Leveraging oneself to the hilt with expensive capital for the right to conduct painstaking research for years on end is completely discounted by anti-inventor forces. Even the mainstream media fails to acknowledge the tremendous work put forth by inventors long before they file their first patent application. Playing by the rules of the patent office year after year to the tune of tens of thousands of dollars in the pursuance of patent protection is portrayed as mere cynical positioning to extort.
Having produced a non-obvious, non-abstract invention and playing by the patent office’s rules is no guarantee of a patent granting. Some examiners have refused to issue patent applications regardless of the merits because doing so would run the risk of them losing their jobs if they received further negative reviews from the Patent Quality initiative. All patents run the risk of expensive oppositions from well-funded competitors.
Even when patents issue, such issuance is accompanied by the full-on pinatatization of the patentee. The U.S. government proclaims that the patent rights you earned are not really rights at all, merely franchises subject to the caprice of the government, which is in turn, subject to swaying with the political winds.
Large corporations often practice patented inventions and refuse to pay. Patentees can only reminisce about injunctions. Those who object to the theft of their patented inventions are likely to have their patents subjected to review by a government tribunal. Patent review by anti-patent crusaders at the Patent Trial and Appeals Board is so twisted that comparisons with kangaroo courts in the Stalinist Soviet Union are legitimate.
Politically ambitious state attorneys general have trounced on the notion of preemption by vying with one another to establish anti-trolling units. Some states have gone so far as to require patentees to post reverse bonds as a condition of advancing their litigation.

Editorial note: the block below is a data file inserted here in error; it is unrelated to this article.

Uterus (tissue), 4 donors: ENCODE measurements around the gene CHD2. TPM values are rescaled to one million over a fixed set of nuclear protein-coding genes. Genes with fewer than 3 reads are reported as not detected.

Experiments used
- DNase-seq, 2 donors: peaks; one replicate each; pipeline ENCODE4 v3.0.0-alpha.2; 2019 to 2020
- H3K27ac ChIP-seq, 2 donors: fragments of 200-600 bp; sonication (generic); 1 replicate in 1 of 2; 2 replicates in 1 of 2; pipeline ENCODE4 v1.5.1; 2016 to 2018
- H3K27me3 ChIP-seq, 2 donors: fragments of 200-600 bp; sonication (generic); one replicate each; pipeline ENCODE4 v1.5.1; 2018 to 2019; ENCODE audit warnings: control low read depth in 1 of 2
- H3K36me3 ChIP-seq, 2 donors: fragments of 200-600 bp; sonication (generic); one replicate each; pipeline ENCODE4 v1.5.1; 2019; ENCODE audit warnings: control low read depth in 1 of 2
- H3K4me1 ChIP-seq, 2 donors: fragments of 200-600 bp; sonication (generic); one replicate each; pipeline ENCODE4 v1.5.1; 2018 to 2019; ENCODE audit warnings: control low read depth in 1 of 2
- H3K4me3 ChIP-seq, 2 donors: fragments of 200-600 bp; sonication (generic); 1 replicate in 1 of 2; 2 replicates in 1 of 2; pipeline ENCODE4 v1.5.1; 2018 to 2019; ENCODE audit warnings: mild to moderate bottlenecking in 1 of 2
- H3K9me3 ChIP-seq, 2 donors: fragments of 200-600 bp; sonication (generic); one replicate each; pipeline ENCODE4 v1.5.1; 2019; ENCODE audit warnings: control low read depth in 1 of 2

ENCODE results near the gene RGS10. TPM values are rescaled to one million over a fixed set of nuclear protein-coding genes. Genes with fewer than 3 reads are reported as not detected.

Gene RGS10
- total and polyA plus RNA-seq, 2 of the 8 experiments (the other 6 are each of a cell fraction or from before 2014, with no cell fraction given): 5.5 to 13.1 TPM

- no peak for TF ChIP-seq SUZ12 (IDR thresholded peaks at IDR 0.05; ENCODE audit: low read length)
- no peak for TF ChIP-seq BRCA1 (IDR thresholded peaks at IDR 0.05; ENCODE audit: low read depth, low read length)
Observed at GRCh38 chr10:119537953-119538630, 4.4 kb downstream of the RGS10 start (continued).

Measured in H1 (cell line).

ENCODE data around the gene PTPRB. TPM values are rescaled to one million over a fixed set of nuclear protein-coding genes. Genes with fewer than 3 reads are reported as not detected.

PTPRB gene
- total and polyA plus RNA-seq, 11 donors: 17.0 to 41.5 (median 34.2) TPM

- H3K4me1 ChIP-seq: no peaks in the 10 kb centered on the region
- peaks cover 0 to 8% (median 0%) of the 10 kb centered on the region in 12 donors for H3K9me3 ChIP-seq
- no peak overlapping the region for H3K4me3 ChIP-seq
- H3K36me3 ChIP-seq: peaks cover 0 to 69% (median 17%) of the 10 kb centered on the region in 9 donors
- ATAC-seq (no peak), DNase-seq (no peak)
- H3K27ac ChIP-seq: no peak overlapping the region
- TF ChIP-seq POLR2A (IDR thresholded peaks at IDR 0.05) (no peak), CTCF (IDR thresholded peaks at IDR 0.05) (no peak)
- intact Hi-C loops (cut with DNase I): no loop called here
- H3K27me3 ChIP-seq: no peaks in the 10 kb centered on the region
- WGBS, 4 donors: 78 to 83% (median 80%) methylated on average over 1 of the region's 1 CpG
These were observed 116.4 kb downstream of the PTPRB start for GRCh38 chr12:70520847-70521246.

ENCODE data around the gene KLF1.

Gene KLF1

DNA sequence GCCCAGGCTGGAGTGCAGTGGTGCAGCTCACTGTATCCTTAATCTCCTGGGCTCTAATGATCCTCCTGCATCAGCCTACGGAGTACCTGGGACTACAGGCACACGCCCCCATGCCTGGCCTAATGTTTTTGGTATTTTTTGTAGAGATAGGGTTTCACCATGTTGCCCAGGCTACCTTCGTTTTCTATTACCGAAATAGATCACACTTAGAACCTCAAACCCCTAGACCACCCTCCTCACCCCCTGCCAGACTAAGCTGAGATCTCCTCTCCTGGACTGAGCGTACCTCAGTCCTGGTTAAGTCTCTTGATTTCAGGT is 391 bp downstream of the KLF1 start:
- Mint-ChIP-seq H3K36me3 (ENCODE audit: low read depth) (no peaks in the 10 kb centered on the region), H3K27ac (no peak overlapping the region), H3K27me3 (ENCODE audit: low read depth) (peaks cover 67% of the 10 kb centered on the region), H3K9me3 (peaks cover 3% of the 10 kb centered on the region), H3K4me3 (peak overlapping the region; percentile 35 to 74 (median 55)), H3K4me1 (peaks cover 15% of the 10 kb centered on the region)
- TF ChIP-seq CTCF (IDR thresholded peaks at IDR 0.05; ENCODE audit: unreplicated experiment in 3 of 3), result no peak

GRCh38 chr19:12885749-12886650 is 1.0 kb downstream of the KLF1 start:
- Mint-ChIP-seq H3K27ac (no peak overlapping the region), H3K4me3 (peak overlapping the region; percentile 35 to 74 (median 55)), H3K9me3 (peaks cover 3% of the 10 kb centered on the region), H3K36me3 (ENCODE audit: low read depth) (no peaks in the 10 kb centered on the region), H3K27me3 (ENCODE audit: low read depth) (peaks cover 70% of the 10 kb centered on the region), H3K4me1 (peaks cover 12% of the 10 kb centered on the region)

The Supreme Court is also complicit in the dismantling of the patent system. Its decisions have largely dispatched injunctions to the dustbin of history, introduced tremendous confusion relative to which inventions are patentable, given succor to the Patent Trial and Appeals Board, rendered it easier for defendants to change jurisdiction (which is enormously expensive and disruptive for patentees), and have elevated the risks of plaintiffs being forced to pay defendants’ legal fees. The Supreme Court is in need of being taken to task for endlessly amplifying the patent troll depiction of patentees; such is the result of the Supreme Court’s indulging on propaganda pieces masquerading around as amicus curiae briefs. Unfortunately limited optimism for relief comes from Congress; many United States Representatives still subscribe to the ‘all patentees are trolls’ storyline.
In one of his articles on IP Watchdog, Gene Quinn asked: “Where is Congress? Where are the corporations that need patents? For goodness sake, when is someone going to stand up and do something to fix this mess created by an anti-patent cabal that is destroying America’s patent system?”
I am standing up and will try to play a role in fixing the mess that Mr. Quinn referred to. I am now in the process of writing a book (“The Plight of the Patentee”) designed to change the narrative from “patentees are soulless money-grubbing trolls” to “inventors are the hope for future economic growth and solutions to serious problems.” The Plight of the Patentee will make the argument that patentees should no longer be treated as pariahs. Enforcing one’s patents against parasitic users does not make one a parasite. The Plight of the Patentee will also provide examples of how entrepreneurs that have secured patents have benefitted the economy and mankind—by providing jobs and curing diseases, for example.
Why do I think I am qualified to write such a book? I believe I know patents very well. I have been called a world-renowned patent valuation analyst. I also developed and run the Certified Patent Valuation Analyst designation. I am the author of six books, including Business Model Validation: What Makes Business Models Work?; The Strategic Negotiator: A Manual for Negotiating at the Elite Level; and, Solution Nation: One Nation is Disproportionately Responding to the World’s Most Intractable Problems.
What can you do to help? What can you do to stand with me in righting the many wrongs that are plaguing the patent system?
A crucial part of writing The Plight of the Patentee is conducting interviews with inventors (and their lawyers and investors) that have been wronged by the broken patent system. Sharing your stories and insights is crucial for producing a book that will benefit the entire community of inventors, patentees and patent professionals. I would be grateful to those with a stake in the game to step forward and impart their stories and subject matter expertise to me. To get started, please drop me a note at dwanetick@patentfairnessopinions.